Diplopia (double vision) and heart block in early-disseminated Lyme disease

In the latest issue of Mayo Clinical Proceedings, a physician from Mayo Clinic describes a 49-year-old man from Minnesota with acute-onset diplopia (double vision) and heart block in early-disseminated Lyme disease. [1] “This patient met criteria for early-disseminated Lyme disease with multiple erythema migrans lesions and evidence of cardiac and neurologic involvement,” according to Blackwell from the Department of General Internal Medicine, Mayo Clinic. Over the course of a month, the patient’s rash grew to cover most of his chest.

 

by Daniel J. Cameron, MD MPH

One month prior to being evaluated, the man had removed a tick from his outdoor cat. His laboratory tests were positive on both a Lyme enzyme-linked immunosorbent assay screening and confirmatory Western blot with 3 IgM bands: p41, p39, and p23.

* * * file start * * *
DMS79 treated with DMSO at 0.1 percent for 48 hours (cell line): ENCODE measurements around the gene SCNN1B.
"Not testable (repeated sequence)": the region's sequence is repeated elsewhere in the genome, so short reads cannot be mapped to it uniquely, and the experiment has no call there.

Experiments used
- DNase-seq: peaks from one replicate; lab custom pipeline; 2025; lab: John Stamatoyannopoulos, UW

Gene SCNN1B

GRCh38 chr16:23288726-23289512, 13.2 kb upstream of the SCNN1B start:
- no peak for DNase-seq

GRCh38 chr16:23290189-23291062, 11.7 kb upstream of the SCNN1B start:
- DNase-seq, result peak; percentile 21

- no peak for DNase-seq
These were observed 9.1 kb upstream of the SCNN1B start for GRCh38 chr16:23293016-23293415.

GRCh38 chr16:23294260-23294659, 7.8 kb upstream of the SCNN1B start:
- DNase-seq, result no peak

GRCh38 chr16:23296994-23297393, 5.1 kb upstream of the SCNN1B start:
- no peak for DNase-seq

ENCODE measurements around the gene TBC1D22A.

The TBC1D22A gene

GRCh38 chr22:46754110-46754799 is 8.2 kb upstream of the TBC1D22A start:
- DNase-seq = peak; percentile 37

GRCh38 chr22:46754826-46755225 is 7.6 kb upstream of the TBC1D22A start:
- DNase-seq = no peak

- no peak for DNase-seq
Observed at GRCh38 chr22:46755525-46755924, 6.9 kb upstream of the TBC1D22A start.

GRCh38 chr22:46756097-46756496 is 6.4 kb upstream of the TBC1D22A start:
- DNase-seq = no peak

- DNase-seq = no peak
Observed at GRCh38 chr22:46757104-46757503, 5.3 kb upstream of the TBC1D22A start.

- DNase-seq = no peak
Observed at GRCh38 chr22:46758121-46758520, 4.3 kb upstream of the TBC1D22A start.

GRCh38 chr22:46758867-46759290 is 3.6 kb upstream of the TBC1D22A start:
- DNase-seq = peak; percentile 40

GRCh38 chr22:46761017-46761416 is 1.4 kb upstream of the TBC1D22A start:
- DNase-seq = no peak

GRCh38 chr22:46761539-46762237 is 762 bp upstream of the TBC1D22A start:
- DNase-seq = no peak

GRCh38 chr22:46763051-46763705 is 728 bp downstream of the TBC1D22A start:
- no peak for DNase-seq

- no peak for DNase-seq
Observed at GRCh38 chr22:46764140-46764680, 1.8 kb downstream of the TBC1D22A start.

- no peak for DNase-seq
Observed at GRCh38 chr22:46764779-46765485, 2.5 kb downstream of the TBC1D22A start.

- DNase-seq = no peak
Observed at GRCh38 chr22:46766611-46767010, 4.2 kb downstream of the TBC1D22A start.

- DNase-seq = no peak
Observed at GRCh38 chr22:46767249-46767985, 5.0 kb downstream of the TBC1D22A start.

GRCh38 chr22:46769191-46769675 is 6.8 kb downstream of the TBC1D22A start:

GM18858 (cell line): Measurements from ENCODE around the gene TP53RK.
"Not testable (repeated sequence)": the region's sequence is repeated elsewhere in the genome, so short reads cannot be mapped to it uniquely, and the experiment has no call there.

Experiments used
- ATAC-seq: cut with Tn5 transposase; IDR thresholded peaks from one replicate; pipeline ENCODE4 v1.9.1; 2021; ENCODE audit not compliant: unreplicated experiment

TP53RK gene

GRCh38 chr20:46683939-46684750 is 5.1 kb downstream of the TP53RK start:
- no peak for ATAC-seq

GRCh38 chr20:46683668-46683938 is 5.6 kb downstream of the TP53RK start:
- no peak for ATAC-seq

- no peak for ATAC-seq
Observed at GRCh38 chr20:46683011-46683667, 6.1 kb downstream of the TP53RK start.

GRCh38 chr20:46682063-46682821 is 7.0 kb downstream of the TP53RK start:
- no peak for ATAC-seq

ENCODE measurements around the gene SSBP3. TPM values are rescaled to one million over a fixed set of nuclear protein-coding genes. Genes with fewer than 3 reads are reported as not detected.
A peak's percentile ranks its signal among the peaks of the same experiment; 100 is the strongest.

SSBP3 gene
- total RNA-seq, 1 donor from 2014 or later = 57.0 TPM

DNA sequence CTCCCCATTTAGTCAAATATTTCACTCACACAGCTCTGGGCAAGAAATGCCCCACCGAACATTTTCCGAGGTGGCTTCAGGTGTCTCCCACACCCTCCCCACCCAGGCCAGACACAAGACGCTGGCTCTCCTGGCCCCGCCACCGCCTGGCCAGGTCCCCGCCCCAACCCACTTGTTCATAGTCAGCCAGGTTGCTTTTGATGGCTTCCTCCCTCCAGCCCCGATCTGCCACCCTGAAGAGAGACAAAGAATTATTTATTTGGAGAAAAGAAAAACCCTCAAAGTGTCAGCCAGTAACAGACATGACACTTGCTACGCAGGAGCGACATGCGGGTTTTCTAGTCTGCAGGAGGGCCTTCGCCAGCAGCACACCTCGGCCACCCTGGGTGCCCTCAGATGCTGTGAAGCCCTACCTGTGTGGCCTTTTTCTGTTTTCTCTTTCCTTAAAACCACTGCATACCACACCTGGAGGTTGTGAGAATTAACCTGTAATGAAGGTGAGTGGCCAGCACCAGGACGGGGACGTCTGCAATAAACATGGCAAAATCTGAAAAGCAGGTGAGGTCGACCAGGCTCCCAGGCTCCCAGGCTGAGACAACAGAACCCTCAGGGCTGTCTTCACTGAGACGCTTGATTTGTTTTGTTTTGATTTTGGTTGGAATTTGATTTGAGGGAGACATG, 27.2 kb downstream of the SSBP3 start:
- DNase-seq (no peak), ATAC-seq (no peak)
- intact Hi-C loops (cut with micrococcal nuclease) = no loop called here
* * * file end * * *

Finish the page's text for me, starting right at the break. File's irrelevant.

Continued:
His electrocardiography revealed new second-degree Mobitz type I heart block. He was admitted for additional workup and monitoring.

Over the course of a month, the patient’s rash grew to cover most of his chest.

Source: Mayo Clinic, Whitney Blackwell, MD http://www.mayoclinicproceedings.org

A magnetic resonance imaging was arranged within 24 hours of admission. The image “revealed abnormal enhancement of the bilateral oculomotor nerves, left trigeminal nerve, and probable left abducens nerve, consistent with disseminated Lyme disease,” explains Blackwell.

The man’s rash, heart block, fatigue and myalgias improved quickly on initiation of a four-week course of intravenous ceftriaxone.

It is not clear if the heart block, diplopia, hospitalization, and 4 weeks of intravenous ceftriaxone could have been prevented if the 49-year-old man had been treated a month earlier at the onset of the rash. The case report did not discuss whether the antibiotics resolved the diplopia.

References:

  1. Blackwell WA. Early Disseminated Lyme Disease. Mayo Clin Proc. 2017;92(4):687-688.


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